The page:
If you ask ten people what data quality means, you’ll get ten different answers.
What’s more, you’ll also find that the majority of folks don’t know where their data comes from or how it’s stitched together. To be fair, it’s all very complex stuff — and that’s just one reason it needs to be standardized. After all, data quality is vitally important to most brand marketers and other business decision makers. They deserve to have standards around it.
There are certain data segments that have been measured and standardized in the past, thanks to companies like Nielsen. Age, gender, household income, and other demographic data has always been reliable and can actually be measured for accuracy via a panel. But that’s pretty much the only quality measurement we have today, and we’ve had it for eons.
Now that companies are using data to drive marketing strategies, product development, and other key business decisions, stakeholders need to know more. They need to know whether data represents an intent signal or an interest signal. They have a right to know the honest origins of the data they’re using — whether it’s been pulled from bidstream or it’s truly opt-in data from a reliable publisher. They deserve to know that the data they’re using has been collected in a privacy-safe manner and if permission has been ethically obtained. Furthermore, business users should have some transparency around modelled data and declared data. They should have visibility into what’s inside each segment.
The questions around modelled data are particularly important because it’s not always labeled as such. Certainly, there is a place and a purpose for modelled and predictive data, particularly to build out broader audience segments. However, it needs to be clear to the customer that they’re buying modelled data. Clients have a right to know what type of data they’re investing in and what the methodology is behind it. After all, they are building additional strategies, planning products, and pulling insights using this data as a building block. They deserve to know what’s under the hood. Modelled data may not be reliable enough to bet the business on – or maybe it is, but that choice should be clear and up to the buyer.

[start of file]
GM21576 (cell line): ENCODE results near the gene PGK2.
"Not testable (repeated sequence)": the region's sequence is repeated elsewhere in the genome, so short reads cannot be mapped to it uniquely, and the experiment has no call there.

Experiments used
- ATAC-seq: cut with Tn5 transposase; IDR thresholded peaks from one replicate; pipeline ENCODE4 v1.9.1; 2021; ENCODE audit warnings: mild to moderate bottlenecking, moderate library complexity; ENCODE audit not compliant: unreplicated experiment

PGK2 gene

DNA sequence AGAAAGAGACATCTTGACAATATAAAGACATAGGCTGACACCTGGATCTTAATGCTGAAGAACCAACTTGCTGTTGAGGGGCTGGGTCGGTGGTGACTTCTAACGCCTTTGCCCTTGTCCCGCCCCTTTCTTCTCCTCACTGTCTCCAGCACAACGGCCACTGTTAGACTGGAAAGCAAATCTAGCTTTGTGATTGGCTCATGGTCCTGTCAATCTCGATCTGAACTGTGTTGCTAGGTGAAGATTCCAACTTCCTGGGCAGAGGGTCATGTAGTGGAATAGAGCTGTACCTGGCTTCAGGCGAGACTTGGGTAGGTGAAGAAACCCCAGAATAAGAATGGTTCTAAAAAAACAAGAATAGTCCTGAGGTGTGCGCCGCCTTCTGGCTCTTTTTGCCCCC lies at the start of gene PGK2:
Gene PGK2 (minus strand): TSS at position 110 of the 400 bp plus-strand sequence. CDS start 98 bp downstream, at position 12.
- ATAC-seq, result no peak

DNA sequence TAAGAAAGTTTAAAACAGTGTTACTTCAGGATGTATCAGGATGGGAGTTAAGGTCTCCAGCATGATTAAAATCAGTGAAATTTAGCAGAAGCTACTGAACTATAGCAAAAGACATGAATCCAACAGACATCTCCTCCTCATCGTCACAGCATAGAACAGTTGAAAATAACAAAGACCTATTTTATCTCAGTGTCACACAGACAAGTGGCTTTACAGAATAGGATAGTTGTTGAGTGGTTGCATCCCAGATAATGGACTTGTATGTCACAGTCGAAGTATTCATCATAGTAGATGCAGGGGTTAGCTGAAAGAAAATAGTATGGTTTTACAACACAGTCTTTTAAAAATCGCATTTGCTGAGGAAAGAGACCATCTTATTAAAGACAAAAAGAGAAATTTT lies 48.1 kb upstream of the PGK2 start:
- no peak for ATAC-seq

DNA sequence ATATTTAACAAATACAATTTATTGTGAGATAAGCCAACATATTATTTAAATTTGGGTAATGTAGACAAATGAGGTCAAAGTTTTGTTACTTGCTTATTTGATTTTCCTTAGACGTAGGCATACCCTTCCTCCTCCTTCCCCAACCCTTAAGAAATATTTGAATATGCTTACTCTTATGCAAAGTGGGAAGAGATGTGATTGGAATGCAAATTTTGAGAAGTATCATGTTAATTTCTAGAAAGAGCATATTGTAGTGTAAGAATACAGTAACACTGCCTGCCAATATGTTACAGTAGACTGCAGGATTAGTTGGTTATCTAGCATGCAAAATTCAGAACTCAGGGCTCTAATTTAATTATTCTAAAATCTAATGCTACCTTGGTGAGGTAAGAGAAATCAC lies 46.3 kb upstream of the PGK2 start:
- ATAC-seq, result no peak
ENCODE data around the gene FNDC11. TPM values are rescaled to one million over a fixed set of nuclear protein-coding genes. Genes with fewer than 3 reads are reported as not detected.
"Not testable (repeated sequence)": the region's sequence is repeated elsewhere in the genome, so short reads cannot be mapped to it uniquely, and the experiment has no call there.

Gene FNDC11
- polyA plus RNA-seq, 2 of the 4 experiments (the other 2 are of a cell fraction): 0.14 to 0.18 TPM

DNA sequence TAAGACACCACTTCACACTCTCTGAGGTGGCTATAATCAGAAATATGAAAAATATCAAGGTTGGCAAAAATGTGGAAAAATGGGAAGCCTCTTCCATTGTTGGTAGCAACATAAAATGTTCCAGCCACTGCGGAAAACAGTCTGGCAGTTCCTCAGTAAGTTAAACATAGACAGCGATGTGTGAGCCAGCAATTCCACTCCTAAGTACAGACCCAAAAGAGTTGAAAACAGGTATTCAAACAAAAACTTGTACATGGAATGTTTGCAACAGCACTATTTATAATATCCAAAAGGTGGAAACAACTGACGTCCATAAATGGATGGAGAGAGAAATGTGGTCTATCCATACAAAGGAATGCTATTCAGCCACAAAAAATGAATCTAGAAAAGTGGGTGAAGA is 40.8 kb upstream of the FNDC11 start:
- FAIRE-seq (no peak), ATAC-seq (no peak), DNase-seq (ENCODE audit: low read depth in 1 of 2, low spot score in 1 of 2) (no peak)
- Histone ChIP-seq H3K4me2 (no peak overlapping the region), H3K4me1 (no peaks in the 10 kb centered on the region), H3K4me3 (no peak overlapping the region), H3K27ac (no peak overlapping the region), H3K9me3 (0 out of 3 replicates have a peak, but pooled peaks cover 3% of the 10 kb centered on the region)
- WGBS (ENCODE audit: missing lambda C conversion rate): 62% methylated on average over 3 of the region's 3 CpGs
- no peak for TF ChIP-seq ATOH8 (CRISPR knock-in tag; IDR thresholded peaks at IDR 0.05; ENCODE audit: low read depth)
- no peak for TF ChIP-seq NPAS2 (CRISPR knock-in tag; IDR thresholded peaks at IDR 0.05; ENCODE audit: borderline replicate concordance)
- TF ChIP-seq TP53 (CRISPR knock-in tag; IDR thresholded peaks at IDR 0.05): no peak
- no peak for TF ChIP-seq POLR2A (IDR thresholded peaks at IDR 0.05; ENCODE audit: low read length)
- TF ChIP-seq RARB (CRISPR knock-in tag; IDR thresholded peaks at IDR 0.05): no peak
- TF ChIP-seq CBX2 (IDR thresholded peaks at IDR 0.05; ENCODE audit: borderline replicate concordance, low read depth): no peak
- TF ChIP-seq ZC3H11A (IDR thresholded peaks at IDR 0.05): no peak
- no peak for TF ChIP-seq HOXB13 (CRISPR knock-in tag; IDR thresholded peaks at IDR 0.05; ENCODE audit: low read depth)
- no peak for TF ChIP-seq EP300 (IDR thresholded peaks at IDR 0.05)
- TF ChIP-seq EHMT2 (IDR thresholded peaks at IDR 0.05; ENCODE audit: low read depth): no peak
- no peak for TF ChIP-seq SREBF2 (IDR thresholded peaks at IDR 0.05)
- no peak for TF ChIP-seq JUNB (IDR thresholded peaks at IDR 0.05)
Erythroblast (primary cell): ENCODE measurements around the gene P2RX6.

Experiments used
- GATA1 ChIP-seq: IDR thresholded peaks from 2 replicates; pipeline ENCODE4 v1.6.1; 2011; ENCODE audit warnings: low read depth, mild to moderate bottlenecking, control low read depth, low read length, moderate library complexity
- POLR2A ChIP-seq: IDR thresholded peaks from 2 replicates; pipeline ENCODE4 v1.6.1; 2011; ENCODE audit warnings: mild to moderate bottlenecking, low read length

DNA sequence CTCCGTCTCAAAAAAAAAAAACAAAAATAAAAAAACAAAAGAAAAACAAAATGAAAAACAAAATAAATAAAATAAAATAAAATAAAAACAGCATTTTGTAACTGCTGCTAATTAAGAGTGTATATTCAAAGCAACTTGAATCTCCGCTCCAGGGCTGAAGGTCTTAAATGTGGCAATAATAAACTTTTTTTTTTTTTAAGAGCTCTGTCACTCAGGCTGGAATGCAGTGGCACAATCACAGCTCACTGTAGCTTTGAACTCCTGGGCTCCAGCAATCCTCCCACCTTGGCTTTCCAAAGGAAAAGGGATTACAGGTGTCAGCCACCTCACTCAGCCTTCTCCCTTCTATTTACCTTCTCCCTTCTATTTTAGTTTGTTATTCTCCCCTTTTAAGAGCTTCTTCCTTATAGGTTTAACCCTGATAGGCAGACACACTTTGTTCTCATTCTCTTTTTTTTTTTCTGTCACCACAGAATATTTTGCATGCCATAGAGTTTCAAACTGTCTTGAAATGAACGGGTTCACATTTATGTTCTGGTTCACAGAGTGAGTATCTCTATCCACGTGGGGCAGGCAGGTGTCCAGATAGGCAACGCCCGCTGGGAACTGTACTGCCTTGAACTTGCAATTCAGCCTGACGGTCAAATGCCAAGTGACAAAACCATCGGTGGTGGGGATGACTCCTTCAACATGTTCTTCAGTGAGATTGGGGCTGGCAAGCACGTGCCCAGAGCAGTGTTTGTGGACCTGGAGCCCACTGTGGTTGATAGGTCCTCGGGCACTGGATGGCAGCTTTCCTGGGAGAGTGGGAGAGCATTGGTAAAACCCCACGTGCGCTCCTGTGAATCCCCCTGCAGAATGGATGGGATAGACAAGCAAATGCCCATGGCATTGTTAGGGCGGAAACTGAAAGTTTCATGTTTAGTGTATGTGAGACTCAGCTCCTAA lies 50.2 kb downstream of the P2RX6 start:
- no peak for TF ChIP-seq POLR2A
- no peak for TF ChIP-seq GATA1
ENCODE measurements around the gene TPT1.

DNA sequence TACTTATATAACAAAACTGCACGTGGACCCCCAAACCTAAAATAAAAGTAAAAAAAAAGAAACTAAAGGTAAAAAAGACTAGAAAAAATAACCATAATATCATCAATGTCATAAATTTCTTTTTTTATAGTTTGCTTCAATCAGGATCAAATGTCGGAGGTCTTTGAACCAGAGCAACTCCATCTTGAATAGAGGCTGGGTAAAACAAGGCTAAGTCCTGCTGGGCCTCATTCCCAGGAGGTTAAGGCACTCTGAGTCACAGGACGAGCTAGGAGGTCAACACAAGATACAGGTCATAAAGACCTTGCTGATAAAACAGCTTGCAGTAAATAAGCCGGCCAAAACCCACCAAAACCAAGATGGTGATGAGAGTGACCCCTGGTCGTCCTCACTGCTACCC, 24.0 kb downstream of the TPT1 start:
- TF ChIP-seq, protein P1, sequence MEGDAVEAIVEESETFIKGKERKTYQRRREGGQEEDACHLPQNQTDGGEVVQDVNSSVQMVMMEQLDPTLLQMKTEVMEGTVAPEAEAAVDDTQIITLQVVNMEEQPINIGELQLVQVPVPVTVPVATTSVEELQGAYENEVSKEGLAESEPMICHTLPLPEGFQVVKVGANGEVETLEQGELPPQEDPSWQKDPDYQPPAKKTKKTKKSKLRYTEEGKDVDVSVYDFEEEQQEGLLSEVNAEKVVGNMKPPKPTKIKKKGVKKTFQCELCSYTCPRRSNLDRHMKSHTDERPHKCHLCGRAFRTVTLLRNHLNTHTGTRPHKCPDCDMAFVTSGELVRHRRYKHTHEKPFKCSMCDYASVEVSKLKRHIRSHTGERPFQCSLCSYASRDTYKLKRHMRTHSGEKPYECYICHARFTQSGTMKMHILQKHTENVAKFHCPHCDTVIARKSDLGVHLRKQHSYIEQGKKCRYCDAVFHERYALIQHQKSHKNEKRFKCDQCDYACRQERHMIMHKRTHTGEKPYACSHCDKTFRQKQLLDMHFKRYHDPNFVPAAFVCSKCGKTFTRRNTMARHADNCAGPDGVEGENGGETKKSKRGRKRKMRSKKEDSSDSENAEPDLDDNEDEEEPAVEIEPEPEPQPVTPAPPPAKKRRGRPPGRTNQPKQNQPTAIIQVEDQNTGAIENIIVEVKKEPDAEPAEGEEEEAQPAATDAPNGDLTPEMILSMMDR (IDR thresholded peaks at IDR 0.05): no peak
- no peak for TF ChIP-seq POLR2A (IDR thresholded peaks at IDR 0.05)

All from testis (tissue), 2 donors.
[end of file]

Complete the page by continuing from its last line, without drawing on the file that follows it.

That, of course, opens up the can of worms we know as transparency, which has been problematic in data-driven advertising since day one.
How can we arrive at new standards?
The responsibility for standardization falls to both the buyers and the sellers as well as organizations governing our industry. Just as we standardize advertising units, we should have rock-solid criteria for data quality. We need impartial groups like the IAB to oversee this standardization, so we’re not grading our own homework. Factors to consider in grading data quality might include these accepted quality dimensions:
Accuracy: Is the data correct?
Completeness: Is the data comprehensive? Does it include what the customer will expect within the context of demographics, psychographics, etc.?
Consistency: Is the data the same in every context and in every database?
Timeliness: Is the data fresh and still useful?
Validity: Is it structured or formatted in the way it needs to be for the user’s purpose?
Uniqueness: Have the records been checked for duplicates?
What is the origin of this data?
Was the data collected in a privacy-compliant manner?
How was permission obtained, and is there proof of this permission?
Is this declared or modelled data?
Where and how is the data stored?
While sellers need to conform to standards, buyers also need to understand what they’re purchasing. The standards we set should be packaged and shared with buyers in a way that they can easily adopt and apply.
Even if we’re not able to adopt formal standards in a timely fashion, the questions above are important ones buyers should be using and sellers should be able to answer truthfully. Sellers: if you can’t answer these questions honestly, and/or you know your answers won’t instill buyers with confidence, the onus is on you to do better.
As business becomes more reliant on third-party data, and as our needs become more sophisticated, guardrails such as industry-adopted standards must be set and maintained. With ten different answers to every question about data quality today, the time to set these standards is now — before things get even more confused.